A study published in the Archives of General Psychiatry in 2012 sampled over one million births in Sweden and suggested that preterm birth (from 32 to 36 weeks) doubled the risk that a child would develop bipolar disorder later in life. Those born even earlier had a sevenfold increased risk for bipolar disorder.
Editor’s Note: A robust research literature indicates that schizophrenia is related to obstetrical and other pre- and perinatal medical problems. Now it seems bipolar disorder may be as well, with some caveats. Low Apgar score (which indicates difficulties at birth) and delayed growth were not found to relate to bipolar risk. Thus something about the shortened preterm development seems to convey the risk. The authors suggest that there may be different types of factors that predispose a person to develop bipolar disorder, and that in some people the illness may have development origins.
These data also fit with observations that only about 50% of patients with bipolar disorder have a positive family history of the illness. Thus, while bipolar disorder does run in families and has a strong genetic basis in many instances, there are many people who develop the illness without having this genetic/familial risk. Very preterm birth appears to be one other contributing risk factor, presumably among many others. Understanding the neurobiological mechanisms occurring before birth that mediate this risk may lead to direct preventive measures to lessen the risk. In the meantime, traditional measures supporting good maternal and fetal health are a good place to start. These include regular prenatal checkups, good nutrition, and prenatal vitamins that include high doses of folic acid.
At the 5th Biennial Conference of the International Society for Bipolar Disorders, H. Sugawara and colleagues reported on a particular example of epigenetics, an emerging field that studies ways that events and substances in the environment affect the structure of DNA. Often methyl or acetyl groups attach to DNA, making it easier or more difficult to transcribe. Sugawara’s group discussed hypermethylation of the serotonin transporter gene in bipolar disorder in an analysis of monozygotic twins discordant for bipolar disorder.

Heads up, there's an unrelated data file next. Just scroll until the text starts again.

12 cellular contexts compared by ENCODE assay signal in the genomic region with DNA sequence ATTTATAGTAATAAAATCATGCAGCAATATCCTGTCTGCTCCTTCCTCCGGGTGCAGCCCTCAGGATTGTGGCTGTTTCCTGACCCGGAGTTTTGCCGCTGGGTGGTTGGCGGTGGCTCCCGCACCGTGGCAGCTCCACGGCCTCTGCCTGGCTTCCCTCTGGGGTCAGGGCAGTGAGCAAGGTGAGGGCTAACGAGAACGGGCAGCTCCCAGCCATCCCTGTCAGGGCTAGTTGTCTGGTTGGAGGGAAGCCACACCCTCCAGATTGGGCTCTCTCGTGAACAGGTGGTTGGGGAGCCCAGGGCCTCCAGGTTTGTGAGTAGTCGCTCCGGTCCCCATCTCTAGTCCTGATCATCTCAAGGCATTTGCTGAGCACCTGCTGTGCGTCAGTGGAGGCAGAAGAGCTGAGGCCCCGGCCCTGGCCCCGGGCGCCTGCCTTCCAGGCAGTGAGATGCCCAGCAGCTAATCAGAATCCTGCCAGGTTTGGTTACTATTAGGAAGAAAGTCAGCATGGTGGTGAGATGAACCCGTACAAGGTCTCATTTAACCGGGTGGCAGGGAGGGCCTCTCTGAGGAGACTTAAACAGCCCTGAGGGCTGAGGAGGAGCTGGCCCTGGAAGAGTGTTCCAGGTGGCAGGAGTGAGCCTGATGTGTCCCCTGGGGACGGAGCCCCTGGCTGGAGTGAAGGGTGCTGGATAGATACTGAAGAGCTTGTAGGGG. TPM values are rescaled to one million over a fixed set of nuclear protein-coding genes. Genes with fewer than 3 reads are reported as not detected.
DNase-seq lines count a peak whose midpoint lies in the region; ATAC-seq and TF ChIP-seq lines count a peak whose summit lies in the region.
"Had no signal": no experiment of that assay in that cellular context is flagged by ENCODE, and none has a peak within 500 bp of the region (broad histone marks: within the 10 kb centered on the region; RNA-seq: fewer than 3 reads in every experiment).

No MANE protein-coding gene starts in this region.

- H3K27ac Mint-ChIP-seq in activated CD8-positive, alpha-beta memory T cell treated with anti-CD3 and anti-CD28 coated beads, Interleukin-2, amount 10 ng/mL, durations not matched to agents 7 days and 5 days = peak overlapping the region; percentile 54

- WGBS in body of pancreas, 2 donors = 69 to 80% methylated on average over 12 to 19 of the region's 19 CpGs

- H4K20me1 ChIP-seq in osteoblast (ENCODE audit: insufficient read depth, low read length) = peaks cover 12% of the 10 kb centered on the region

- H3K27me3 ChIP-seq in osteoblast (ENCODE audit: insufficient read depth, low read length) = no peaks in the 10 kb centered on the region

Monozygotic (identical) twins are highly concordant for bipolar disorder, meaning if one has the illness the other is likely to, but this does not occur 100% of the time. Thus, environmental or epigenetic mechanisms could account for the lack of genetic transmission of the illness in the odd cases in which one twin does not develop the illness.
Sugawara’s research group found that DNA hypermethylation of the allele encoding the serotonin transporter occurred in the twins with bipolar illness but not in those without. Once the expression of this particular gene had been identified as a difference between twins with and without bipolar disorder, the researchers examined the gene in non-twin patients with bipolar disorder compared to healthy controls and confirmed that people with bipolar disorder were more likely to have the hypermethylated allele.
The researchers believed that carrying a short form of the serotonin transporter was associated with DNA hypermethylation, and they went on to study the expression of mRNA for the transporter in bipolar patients carrying the short form of the allele. They found that DNA methylation was also higher at the serotonin transporter site in postmortem brains of bipolar patients.